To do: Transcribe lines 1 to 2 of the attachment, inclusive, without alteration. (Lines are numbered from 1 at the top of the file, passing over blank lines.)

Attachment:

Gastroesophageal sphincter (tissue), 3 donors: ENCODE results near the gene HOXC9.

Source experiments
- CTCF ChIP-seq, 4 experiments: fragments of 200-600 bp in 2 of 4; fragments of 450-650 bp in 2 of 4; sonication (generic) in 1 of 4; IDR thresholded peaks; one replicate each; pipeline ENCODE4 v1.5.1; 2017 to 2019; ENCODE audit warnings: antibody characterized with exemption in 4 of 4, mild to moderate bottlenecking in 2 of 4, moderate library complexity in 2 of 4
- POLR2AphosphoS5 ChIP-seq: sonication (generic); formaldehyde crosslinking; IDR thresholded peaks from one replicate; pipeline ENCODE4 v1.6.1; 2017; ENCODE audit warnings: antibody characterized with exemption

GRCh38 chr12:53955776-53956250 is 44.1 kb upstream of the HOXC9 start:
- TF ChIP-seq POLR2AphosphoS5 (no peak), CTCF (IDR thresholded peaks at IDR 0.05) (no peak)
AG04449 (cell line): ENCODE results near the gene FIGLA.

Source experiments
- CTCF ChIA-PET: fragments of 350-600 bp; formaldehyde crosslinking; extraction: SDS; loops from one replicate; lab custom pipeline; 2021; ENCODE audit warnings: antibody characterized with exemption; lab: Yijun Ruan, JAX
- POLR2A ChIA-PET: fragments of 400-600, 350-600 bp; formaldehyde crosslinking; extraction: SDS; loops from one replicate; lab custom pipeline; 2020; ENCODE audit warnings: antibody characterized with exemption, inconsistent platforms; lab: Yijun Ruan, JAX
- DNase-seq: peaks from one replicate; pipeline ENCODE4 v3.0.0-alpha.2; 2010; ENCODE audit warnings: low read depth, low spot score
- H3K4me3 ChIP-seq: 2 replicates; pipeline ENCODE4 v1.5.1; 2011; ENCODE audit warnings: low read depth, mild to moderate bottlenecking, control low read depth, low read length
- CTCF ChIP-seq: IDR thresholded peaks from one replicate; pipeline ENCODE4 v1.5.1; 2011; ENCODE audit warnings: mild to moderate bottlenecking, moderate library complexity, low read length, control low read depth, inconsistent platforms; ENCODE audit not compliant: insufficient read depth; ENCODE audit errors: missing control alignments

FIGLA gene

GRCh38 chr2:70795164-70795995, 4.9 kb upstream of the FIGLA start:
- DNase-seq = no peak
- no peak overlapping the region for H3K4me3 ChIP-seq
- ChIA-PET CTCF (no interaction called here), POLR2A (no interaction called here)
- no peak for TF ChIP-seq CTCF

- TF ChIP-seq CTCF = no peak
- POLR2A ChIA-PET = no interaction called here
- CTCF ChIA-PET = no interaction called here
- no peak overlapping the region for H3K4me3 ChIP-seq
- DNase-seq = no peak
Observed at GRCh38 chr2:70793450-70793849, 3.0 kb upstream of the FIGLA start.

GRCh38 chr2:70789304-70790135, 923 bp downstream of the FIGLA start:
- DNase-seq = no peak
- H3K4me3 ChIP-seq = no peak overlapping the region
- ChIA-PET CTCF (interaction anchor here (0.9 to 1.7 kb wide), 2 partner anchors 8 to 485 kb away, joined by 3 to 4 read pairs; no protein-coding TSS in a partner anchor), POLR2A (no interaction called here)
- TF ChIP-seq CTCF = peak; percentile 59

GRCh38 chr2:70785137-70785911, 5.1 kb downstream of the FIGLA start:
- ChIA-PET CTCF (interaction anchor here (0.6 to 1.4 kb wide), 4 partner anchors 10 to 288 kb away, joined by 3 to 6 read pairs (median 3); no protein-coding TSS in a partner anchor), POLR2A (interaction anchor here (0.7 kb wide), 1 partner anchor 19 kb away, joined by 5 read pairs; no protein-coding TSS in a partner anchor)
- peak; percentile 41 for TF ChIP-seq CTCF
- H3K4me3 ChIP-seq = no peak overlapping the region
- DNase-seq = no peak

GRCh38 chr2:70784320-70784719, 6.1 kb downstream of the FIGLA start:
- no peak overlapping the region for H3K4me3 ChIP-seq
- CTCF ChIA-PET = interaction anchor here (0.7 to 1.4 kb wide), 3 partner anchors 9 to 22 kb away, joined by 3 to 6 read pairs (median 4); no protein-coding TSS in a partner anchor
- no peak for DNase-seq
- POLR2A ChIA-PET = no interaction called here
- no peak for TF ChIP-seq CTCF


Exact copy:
Gastroesophageal sphincter (tissue), 3 donors: ENCODE results near the gene HOXC9.

Source experiments